Lesson 4: Victory in the Pacific, 1943–1945
The U.S. victory over the Japanese Navy at Midway succeeded in stopping the Axis advance in the Pacific, and by early 1943 the Marines had driven the Japanese from Guadalcanal. Thus began the long, slow process of forcing the enemy out of a series of fortified positions in the Central and South Pacific. The strategy employed was often called "island-hopping" or "leap-frogging"—concentrating on certain critical enemy bases while bypassing others in the hope that, cut off from their supply routes, they would "wither on the vine," as the American commander, Douglas MacArthur, put it. By early 1945 the noose was tightening around Japan itself, as Allied forces captured islands close enough to be used as airbases for bombing raids against Japanese cities. One by one the largest cities in Japan were hammered from the air—a strategy that culminated in the use of the first atomic bombs, at Hiroshima and Nagasaki, in August 1945. The government in Tokyo announced its surrender soon thereafter, bringing World War II to an end.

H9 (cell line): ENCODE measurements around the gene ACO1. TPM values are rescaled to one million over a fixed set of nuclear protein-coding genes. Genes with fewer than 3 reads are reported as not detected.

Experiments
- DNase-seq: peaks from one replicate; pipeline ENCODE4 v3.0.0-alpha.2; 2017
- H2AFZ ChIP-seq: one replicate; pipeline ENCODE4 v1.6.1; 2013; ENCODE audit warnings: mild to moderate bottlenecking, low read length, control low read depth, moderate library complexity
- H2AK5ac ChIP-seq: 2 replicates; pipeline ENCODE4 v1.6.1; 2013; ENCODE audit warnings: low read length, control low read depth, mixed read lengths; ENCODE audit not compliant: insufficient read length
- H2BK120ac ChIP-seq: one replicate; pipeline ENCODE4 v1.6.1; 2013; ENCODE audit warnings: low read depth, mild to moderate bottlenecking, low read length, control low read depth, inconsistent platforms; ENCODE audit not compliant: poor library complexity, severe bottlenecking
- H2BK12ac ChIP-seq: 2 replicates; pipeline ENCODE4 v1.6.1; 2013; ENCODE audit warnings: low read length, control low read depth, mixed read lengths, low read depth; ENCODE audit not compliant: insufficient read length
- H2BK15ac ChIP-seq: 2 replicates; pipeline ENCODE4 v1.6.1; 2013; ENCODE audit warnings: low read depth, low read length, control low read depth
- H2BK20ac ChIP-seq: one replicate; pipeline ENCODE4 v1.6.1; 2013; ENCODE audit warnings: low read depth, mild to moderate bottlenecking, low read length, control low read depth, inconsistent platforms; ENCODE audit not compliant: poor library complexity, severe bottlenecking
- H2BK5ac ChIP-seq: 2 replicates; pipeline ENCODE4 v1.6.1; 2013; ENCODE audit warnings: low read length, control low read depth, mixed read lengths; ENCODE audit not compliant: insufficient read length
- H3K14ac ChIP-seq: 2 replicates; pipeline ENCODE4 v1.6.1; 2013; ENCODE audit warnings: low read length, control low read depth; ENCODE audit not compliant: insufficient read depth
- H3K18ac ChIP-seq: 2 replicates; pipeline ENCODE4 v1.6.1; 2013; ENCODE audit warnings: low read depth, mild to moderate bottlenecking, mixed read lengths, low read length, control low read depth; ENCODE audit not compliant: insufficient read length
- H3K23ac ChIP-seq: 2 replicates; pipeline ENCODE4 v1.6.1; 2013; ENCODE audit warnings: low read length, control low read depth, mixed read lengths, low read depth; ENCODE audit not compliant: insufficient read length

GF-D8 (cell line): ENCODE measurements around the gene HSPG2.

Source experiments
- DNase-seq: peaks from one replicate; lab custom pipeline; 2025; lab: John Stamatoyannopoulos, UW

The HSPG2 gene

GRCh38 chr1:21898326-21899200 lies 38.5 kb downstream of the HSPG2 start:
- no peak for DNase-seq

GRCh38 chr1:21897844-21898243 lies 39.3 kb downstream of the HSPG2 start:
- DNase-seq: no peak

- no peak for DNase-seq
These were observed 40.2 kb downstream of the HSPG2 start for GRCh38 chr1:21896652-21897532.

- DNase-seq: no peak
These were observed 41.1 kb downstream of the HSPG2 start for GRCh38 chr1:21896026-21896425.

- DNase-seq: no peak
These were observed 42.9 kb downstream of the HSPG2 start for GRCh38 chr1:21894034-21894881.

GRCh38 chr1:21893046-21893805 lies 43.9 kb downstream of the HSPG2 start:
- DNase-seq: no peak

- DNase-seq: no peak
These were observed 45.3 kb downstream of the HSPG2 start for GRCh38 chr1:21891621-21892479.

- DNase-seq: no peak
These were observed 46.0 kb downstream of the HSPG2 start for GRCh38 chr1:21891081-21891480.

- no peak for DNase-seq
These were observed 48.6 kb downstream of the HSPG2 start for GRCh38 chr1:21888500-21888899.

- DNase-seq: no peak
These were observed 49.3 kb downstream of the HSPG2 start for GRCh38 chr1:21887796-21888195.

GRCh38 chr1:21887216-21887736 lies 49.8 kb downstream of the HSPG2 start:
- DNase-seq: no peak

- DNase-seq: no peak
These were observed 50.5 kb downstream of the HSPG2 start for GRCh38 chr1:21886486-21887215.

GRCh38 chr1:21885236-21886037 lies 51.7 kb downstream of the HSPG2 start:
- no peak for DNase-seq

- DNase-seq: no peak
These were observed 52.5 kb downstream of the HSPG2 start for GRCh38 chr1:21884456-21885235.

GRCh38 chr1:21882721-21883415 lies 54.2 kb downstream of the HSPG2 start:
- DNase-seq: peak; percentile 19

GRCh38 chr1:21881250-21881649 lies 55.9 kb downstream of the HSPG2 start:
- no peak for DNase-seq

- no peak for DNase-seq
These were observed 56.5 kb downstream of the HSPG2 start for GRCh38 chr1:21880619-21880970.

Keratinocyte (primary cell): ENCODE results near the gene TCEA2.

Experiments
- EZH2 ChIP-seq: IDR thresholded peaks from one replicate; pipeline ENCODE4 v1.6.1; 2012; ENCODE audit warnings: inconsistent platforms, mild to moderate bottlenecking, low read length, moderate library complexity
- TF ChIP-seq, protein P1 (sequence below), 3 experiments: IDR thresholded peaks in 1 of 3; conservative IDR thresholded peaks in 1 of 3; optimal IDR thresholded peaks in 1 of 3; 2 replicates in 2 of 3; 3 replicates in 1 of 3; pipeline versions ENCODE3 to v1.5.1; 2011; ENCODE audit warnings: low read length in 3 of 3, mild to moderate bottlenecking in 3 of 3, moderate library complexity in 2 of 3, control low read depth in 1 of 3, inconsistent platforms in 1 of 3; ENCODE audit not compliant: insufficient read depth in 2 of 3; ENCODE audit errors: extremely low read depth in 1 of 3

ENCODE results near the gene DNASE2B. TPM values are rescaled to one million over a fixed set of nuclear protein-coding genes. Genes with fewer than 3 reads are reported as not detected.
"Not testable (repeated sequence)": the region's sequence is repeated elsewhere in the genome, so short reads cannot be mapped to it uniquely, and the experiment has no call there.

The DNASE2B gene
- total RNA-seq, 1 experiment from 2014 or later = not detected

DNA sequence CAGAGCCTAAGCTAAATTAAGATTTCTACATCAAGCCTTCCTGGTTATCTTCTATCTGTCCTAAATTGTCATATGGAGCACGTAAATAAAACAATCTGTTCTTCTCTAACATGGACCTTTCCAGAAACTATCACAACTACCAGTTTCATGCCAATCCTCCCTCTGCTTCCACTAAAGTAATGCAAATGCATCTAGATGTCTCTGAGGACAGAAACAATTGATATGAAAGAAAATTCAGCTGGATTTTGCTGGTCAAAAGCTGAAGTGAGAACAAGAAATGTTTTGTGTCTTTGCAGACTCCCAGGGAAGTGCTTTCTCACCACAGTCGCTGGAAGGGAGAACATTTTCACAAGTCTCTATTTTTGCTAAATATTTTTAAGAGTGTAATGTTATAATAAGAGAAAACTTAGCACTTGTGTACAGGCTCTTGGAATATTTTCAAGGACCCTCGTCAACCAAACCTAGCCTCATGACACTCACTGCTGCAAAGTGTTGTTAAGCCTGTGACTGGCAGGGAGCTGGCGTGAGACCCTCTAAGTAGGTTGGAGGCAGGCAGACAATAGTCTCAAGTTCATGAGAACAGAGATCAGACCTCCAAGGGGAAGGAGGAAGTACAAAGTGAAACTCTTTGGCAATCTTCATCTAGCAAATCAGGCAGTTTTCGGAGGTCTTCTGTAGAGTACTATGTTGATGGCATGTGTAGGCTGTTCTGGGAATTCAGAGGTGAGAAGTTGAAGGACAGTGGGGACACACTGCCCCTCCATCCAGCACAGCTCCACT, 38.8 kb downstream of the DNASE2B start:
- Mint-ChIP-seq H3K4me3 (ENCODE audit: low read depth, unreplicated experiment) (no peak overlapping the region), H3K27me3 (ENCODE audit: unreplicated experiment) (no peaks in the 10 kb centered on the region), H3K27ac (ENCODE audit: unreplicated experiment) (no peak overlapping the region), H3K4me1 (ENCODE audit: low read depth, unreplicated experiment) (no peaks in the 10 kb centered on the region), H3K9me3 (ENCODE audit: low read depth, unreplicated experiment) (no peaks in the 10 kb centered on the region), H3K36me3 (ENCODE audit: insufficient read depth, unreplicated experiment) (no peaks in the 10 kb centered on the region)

This lesson will guide students through the military campaigns of the Pacific theater, tracing the path of the Allied offensives. Through an examination of historical documents and the use of an interactive map, students will gain an understanding of what the Allies were trying to accomplish, and why. Moreover, they will consider the controversial issue of the use of atomic bombs on Hiroshima and Nagasaki.
How did the Allies manage to defeat Japan?
After completing this lesson, students should be able to: discuss the overall Allied strategy in the Pacific from 1943–1945, and to assess how successful it was.
Explain the reasons behind the dropping of the atomic bombs, and why the use of these weapons was controversial.
Articulate the reasons behind the Japanese surrender, and the role the atomic bomb played in that decision.
Identify on a map locations that were important to the war in the Pacific.
Identify and explain the significance of the most important military engagements.